Jeanette Windle’s interview

» Posted on Jun 18, 2009 in Blog | Comments Off on Jeanette Windle’s interview

This week I’m hosting Tina Ann Forkner with Rose House and Jeanette Windle with Veiled Freedom. If you want to enter the drawing for the book, please leave a comment on one of the post during the week with your email address. I will not enter you without an email address (my way to contact you if you win). If you don’t want to leave an email address, another way you can enter is to email me at The drawings end Sunday (June 21st) evening.

Jeanette Windle’s interview:

1. What made you start writing?

Writing has always been such a part of my life, I can’t remember ever consciously wanting to write. The missionary kid boarding school I attended in the Venezuelan Andes put great emphasis on proper composition (we were doing term papers with footnotes in junior high), and we spent far too much time writing to ever daydream about it. I was newspaper editor and yearbook copy editor in high school. In college I did some short stories, then as a young missionary, my writing was mainly prayer letters and ministry material.

I can say wrote my first book literally out of boredom. My husband and I were the only expatriates at the time in the southern Bolivia city where we were living, working with a Christian ministry organization. While my husband was on traveling through the Andes mountains for two weeks at a time. I was stuck at home with three preschoolers, no car, TV, radio. Once my preschoolers were in bed, I had only the handful of English-language books I’d read dozens of times. I finally decided if I had nothing to read, I’d write a book instead.

That became Kathy and the Redhead, a children’s novel based on my growing-up years at boarding school. The book was published by TEAM (The Evangelical Alliance Mission), my parents’ mission that ran the boarding school. Writing it rekindled my love of creative writing, and I’ve never really stopped since.

2. How long have you been writing? When did you sell your first book?

See above for the first question. After Kathy and the Redhead, I began writing Spanish-language material for women and children at risk as well as writing as a journalist for a variety of international and Christian ministry publications. I also began working on a young adult mystery/suspense series set in a multi-cultural background. Multnomah published my first CBA title, Adventures in South America, in 1994 (a story in itself how that came about from Bolivia). That eventually grew to the six-book Parker Twins Series, published some years later by Kregel Publications.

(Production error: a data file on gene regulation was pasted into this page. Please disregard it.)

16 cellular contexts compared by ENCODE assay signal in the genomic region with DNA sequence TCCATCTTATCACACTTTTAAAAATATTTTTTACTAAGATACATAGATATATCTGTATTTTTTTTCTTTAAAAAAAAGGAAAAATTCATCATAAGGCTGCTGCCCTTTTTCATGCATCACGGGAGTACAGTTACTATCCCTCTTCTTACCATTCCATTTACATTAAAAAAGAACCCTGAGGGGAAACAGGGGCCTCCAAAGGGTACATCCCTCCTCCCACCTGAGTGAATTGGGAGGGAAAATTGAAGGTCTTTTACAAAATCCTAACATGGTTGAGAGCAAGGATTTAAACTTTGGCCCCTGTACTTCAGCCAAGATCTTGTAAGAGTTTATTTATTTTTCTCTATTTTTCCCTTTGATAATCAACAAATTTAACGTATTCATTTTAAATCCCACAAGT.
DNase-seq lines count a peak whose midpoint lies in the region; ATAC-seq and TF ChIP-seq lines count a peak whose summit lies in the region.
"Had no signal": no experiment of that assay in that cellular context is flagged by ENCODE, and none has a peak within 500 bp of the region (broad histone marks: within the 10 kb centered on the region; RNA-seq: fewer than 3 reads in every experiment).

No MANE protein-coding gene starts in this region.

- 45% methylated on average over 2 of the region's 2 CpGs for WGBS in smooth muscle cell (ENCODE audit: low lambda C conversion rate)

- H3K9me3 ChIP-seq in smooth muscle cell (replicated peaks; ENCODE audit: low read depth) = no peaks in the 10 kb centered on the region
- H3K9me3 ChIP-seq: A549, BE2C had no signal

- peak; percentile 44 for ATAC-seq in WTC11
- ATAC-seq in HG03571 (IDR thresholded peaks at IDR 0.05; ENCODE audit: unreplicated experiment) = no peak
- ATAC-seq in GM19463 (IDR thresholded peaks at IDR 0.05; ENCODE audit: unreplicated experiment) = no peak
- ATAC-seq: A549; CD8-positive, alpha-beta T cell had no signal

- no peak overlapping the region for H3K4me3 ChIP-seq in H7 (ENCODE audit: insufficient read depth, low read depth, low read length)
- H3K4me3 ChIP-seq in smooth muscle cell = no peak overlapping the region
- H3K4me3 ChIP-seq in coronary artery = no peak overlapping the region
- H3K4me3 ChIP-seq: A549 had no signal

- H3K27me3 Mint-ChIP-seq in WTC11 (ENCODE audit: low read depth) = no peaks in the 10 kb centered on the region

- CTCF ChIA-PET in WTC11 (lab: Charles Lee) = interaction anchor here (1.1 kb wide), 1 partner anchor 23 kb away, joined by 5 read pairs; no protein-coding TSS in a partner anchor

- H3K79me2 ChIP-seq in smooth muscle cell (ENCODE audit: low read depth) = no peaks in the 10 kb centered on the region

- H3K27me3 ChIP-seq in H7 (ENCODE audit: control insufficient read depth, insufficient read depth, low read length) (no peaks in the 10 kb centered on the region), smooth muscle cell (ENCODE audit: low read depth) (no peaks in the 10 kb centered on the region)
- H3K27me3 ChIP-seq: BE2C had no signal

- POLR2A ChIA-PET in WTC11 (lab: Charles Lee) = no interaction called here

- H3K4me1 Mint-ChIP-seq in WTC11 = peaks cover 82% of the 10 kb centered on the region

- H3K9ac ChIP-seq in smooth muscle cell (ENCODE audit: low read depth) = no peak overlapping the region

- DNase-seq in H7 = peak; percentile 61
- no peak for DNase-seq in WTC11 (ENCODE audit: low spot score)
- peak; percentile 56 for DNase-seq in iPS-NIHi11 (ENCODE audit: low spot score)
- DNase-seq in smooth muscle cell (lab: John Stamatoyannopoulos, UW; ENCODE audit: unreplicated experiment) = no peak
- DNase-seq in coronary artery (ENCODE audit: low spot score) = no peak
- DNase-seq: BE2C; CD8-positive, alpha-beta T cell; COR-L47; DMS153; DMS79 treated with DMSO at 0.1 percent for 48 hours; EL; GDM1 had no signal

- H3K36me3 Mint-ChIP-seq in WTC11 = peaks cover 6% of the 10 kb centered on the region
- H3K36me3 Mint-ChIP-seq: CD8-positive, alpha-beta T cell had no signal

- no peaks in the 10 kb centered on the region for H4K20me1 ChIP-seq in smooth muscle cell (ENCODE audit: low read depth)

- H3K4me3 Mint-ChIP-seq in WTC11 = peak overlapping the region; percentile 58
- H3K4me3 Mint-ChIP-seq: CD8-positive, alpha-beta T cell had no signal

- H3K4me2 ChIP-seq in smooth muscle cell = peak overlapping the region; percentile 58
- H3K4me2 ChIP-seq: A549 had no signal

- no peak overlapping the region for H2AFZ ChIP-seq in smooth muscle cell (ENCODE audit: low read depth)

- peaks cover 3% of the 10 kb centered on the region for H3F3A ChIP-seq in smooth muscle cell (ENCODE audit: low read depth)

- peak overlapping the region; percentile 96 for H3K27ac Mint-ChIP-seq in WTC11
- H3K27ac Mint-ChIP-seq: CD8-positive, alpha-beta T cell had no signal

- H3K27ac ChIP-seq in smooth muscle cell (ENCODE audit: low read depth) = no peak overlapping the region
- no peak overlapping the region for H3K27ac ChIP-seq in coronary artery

My first adult fiction release, CrossFire, set in the counter-narcotics war in Bolivia, was released in July, 2000. Then came a teen novel, Jana’s Journal, and a second political/suspense novel, The DMZ, set in the guerrilla warfare in Colombia, followed by, FireStorm, a sequel to CrossFire. My first Tyndale House Publishers title, Betrayed, was released in 2008. My newest Tyndale release, Veiled Freedom, set in Afghanistan, is hitting bookstores right now.

3. How do you handle rejections?

Like most authors, I suspect, I collected a hefty file of rejection letters in those early days. They were especially discouraging since back then one had to provide the postage for a publisher to reject you–and postage to Bolivia, where we were still ministering, wasn’t cheap! Nowadays at least, they generally come by email.

The rejections I’ve appreciated most were those that included feedback as to where I could improve the story. That these were snail-mailed at that time to Bolivia, from where I was blithely and ignorantly sending off my manuscripts to the top ten in Sally Stuart’s Christian Writers Market Guide, says much about the graciousness of some of those editors. I plowed every suggestion back into my writing and thank God those original poor excuses for manuscripts never made it into print.

I certainly remember my share of tears and discouragement. Because I was in full-time ministry, my constant prayer was that God would close the door completely if He didn’t want me to write. I didn’t want to waste time that could be used profitably elsewhere. But every time I was ready to give up, God would open a door to keep writing–usually an acceptance letter.